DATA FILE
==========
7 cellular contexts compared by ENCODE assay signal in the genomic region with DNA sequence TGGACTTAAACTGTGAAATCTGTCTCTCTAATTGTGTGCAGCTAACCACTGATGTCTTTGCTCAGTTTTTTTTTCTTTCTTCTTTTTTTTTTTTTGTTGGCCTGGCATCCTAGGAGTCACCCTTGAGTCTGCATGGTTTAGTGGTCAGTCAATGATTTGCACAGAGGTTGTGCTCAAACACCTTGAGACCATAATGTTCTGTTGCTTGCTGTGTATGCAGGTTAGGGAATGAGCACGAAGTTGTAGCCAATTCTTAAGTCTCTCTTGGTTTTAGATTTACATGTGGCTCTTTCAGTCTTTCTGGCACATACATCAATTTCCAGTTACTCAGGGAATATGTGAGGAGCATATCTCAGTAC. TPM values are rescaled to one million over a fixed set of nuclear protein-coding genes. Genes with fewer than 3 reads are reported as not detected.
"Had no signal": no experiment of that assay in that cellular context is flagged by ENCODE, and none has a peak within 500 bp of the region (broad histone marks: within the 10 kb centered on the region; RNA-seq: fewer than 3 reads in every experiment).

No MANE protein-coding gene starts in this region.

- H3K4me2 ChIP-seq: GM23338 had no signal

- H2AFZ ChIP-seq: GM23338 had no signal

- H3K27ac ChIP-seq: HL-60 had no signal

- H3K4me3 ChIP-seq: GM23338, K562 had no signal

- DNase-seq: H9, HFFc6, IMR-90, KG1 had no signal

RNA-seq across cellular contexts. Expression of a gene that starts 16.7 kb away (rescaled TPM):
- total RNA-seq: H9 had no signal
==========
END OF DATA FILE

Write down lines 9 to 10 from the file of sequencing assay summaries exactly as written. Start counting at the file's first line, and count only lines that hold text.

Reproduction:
RNA-seq across cellular contexts. Expression of a gene that starts 16.7 kb away (rescaled TPM):
- total RNA-seq: H9 had no signal